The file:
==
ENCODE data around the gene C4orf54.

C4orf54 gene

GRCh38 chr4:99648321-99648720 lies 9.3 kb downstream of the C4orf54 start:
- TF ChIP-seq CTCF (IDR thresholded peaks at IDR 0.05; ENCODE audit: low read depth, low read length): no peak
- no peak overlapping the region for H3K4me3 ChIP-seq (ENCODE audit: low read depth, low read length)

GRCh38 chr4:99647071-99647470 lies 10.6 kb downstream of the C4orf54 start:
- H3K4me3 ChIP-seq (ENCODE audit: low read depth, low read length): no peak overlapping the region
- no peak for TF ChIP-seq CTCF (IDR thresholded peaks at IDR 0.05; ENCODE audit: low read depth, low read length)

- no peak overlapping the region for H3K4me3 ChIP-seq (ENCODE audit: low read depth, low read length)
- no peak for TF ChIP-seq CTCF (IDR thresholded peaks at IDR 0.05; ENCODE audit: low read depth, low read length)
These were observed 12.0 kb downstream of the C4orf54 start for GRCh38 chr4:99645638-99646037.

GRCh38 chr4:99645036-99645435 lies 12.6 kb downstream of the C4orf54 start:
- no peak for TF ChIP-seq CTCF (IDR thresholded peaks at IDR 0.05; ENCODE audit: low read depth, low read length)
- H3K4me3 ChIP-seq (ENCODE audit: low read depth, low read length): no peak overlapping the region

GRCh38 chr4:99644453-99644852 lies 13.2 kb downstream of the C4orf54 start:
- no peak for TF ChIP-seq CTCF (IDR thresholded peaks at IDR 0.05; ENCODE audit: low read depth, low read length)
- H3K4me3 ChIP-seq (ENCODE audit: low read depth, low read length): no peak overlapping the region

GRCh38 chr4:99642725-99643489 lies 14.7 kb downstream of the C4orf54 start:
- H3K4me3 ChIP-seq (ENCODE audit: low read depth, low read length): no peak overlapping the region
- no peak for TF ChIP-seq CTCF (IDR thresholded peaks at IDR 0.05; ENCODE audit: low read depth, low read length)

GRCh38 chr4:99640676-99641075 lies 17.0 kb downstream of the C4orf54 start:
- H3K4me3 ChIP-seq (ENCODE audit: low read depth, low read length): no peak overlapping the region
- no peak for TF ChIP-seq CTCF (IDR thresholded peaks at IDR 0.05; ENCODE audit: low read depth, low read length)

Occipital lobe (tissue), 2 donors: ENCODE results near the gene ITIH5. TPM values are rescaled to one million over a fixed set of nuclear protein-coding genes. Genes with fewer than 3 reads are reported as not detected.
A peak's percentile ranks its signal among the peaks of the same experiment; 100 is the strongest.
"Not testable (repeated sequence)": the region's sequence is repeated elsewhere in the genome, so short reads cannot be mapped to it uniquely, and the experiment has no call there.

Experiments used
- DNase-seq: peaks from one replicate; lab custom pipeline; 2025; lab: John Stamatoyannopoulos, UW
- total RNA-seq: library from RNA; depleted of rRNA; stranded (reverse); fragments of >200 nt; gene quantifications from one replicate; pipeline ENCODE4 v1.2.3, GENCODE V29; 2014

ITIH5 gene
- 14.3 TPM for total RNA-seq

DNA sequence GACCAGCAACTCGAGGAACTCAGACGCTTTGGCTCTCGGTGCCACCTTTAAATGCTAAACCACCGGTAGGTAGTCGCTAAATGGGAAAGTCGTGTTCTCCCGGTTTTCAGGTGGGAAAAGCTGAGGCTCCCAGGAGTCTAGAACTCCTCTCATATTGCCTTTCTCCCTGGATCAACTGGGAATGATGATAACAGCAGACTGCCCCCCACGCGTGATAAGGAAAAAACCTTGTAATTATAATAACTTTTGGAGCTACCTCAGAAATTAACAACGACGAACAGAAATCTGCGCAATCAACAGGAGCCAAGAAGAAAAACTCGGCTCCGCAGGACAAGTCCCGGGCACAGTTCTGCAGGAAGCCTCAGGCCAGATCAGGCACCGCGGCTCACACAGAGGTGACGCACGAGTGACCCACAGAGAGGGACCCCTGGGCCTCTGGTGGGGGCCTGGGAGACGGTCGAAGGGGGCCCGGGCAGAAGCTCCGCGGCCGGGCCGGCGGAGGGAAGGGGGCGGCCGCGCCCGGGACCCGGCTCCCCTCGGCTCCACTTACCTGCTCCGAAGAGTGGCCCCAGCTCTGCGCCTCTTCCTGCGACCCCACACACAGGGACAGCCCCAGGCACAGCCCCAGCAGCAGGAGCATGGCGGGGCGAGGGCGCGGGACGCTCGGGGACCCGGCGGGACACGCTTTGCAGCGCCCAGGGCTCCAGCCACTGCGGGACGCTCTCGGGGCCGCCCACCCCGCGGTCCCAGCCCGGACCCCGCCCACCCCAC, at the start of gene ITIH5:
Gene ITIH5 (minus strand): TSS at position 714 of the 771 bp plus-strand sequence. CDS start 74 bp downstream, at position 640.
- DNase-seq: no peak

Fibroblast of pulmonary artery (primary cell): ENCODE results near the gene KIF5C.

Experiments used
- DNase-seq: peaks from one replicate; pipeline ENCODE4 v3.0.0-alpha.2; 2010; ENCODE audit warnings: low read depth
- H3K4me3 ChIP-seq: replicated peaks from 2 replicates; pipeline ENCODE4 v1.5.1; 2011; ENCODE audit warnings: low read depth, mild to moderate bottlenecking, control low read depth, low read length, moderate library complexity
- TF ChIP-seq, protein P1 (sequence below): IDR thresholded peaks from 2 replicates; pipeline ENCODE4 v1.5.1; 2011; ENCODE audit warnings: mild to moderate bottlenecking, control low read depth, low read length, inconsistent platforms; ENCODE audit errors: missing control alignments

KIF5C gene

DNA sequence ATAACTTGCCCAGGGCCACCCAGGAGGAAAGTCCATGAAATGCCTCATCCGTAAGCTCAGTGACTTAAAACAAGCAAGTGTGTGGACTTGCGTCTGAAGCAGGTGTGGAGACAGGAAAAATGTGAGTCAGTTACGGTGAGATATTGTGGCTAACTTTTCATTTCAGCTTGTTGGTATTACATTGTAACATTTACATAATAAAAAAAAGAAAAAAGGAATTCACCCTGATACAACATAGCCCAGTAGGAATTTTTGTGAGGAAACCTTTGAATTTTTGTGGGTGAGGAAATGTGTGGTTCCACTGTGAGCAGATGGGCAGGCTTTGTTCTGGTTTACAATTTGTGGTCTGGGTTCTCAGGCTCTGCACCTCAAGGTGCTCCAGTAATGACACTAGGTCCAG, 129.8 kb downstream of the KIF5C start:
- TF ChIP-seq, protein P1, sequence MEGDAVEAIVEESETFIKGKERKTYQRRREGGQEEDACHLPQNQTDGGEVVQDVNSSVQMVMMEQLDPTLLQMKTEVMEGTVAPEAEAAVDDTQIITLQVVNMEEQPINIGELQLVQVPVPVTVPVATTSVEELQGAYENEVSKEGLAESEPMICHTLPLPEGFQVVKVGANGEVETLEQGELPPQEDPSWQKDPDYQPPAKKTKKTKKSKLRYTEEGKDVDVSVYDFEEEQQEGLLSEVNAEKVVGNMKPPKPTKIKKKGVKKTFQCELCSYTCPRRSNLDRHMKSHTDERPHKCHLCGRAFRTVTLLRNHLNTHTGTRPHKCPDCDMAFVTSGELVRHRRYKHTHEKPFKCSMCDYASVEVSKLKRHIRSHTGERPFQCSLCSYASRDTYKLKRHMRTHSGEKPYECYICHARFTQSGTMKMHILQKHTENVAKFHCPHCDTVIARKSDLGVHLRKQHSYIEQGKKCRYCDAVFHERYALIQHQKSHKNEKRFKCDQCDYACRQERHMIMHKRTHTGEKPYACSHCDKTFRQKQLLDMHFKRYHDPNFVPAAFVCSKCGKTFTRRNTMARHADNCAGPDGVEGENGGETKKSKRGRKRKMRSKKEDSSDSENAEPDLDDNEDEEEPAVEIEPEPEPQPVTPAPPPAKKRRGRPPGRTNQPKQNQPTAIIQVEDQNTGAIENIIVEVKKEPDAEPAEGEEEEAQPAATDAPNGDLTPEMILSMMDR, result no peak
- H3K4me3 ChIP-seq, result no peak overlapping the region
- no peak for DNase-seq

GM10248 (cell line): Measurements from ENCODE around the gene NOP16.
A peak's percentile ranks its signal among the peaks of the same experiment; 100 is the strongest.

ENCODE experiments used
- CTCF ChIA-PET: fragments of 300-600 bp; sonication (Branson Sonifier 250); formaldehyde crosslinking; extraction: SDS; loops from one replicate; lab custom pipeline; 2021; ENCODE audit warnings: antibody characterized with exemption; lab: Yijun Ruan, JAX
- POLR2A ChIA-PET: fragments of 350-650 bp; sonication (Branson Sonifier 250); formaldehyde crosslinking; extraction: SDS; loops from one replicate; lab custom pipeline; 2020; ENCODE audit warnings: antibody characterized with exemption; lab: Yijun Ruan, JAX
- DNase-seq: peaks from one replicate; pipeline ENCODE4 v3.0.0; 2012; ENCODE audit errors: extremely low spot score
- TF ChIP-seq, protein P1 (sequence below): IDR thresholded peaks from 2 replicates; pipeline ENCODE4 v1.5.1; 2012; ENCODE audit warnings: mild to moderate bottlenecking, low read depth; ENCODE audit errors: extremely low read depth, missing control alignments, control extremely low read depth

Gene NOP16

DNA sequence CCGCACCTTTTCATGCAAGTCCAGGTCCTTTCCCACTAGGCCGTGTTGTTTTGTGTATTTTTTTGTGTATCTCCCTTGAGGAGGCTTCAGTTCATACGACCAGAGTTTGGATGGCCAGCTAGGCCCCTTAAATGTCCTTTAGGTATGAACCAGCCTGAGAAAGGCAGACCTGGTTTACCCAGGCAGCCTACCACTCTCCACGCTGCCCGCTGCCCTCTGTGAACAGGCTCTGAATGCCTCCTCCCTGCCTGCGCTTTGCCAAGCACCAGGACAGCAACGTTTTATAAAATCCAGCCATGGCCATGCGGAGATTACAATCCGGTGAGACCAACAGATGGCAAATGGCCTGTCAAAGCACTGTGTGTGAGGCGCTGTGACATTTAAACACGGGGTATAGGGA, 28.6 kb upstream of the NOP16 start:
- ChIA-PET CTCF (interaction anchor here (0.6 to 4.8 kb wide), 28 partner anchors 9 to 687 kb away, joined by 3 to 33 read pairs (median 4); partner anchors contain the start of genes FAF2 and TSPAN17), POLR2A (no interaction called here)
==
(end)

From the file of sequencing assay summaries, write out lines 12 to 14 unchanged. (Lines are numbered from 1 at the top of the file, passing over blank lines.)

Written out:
GRCh38 chr4:99645036-99645435 lies 12.6 kb downstream of the C4orf54 start:
- no peak for TF ChIP-seq CTCF (IDR thresholded peaks at IDR 0.05; ENCODE audit: low read depth, low read length)
- H3K4me3 ChIP-seq (ENCODE audit: low read depth, low read length): no peak overlapping the region